Saudi dissident Jamal Khashoggi speaks at an event hosted by Middle East Monitor
Saudi dissident Jamal Khashoggi speaks at an event hosted by Middle East Monitor Reuters

A Saudi dissident filed a lawsuit against Israeli surveillance company NSO Group for allegedly providing Saudi Arabia with spyware that lead to the murder of journalist Jamal Khashoggi at the Saudi consulate in Istanbul in October.

Omar Abdulaziz filed the lawsuit in the Tel Aviv District court on Sunday.

Abdulaziz, a critic of the Saudi government who has received asylum in Canada, claimed that he was friends with Khashoggi and that he was targeted by the same spyware.

According to Abdulaziz, in June of this year he clicked on a link on his mobile phone, and that is when he believes his phone was exposed to the spyware. He believes that the resulting access Saudi Arabia had to his phone was the "crucial factor" that led to the brutal murder of Khashoggi.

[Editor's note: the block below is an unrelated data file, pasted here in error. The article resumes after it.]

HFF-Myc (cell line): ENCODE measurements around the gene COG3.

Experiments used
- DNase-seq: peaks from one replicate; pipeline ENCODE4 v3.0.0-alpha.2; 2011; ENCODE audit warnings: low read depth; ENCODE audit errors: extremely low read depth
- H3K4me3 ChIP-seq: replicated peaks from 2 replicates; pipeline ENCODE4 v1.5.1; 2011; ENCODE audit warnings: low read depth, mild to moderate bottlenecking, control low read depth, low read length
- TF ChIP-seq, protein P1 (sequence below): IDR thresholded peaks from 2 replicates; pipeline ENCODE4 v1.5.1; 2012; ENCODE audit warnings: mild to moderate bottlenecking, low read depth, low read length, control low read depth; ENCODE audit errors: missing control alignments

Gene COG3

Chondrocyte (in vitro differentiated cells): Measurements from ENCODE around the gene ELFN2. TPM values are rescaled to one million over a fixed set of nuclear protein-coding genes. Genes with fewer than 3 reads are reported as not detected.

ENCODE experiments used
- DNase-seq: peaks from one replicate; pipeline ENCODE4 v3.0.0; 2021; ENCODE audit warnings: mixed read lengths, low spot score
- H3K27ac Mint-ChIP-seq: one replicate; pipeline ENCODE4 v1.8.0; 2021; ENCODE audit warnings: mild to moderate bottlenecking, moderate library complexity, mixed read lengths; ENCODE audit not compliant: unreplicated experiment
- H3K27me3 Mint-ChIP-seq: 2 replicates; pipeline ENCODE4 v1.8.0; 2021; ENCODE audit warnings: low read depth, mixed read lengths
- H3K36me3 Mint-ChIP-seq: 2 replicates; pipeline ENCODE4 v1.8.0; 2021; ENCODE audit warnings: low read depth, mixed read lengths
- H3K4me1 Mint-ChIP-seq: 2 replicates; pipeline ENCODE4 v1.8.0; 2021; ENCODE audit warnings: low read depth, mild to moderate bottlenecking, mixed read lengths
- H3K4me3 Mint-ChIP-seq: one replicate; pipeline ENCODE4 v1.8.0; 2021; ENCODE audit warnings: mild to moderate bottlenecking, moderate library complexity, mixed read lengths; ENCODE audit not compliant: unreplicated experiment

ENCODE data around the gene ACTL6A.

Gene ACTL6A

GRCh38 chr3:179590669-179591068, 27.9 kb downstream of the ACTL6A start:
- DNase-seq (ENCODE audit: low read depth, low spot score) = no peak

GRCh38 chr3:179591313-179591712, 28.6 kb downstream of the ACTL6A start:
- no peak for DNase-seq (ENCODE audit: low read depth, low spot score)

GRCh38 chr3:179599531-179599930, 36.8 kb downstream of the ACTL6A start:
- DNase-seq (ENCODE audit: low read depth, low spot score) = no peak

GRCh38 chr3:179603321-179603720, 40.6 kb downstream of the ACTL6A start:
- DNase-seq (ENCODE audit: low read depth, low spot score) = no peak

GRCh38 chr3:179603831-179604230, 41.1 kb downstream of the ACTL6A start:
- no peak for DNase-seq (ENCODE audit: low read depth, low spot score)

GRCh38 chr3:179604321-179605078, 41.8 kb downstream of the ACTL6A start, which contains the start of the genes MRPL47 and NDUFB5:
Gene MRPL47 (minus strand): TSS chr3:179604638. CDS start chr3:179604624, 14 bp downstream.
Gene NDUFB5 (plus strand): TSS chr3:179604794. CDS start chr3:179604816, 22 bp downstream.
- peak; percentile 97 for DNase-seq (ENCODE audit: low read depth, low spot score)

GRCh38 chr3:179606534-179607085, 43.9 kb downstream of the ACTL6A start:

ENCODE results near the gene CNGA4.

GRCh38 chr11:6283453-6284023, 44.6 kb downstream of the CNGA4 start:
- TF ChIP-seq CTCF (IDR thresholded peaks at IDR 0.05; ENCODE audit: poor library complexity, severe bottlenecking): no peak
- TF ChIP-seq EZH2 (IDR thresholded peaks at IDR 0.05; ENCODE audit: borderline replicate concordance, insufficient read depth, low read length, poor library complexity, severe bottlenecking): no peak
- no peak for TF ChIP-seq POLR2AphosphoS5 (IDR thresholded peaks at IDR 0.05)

"The spying that was directed against (Abdulaziz) and the disclosure of the content of the conversations and messages between him and Khashoggi through the system contributed in a tangible way to the decision to assassinate Mr. Khashoggi by the assassins at the consulate,” the lawsuit states

The lawsuit cited news reports that NSO Group sold the technology behind the spyware to Saudi Arabia for $55 million in 2017.

Abdulaziz is seeking NIS 600,000 ($160,000) in damages and a court order preventing NSO Group from selling its technology to Saudi Arabia.

NSO Group categorically denied that its technology was used in the murder of Khashoggi or in attempts to silence dissidents, calling the lawsuit “completely unfounded."

The company stated that the lawsuit was based on “press clippings” and contained “no evidence that the company’s technology was used.”

“We take an extremely scrupulous approach to the licensing of our products — which are only provided after a full vetting and licensing by the Israeli government,” it said.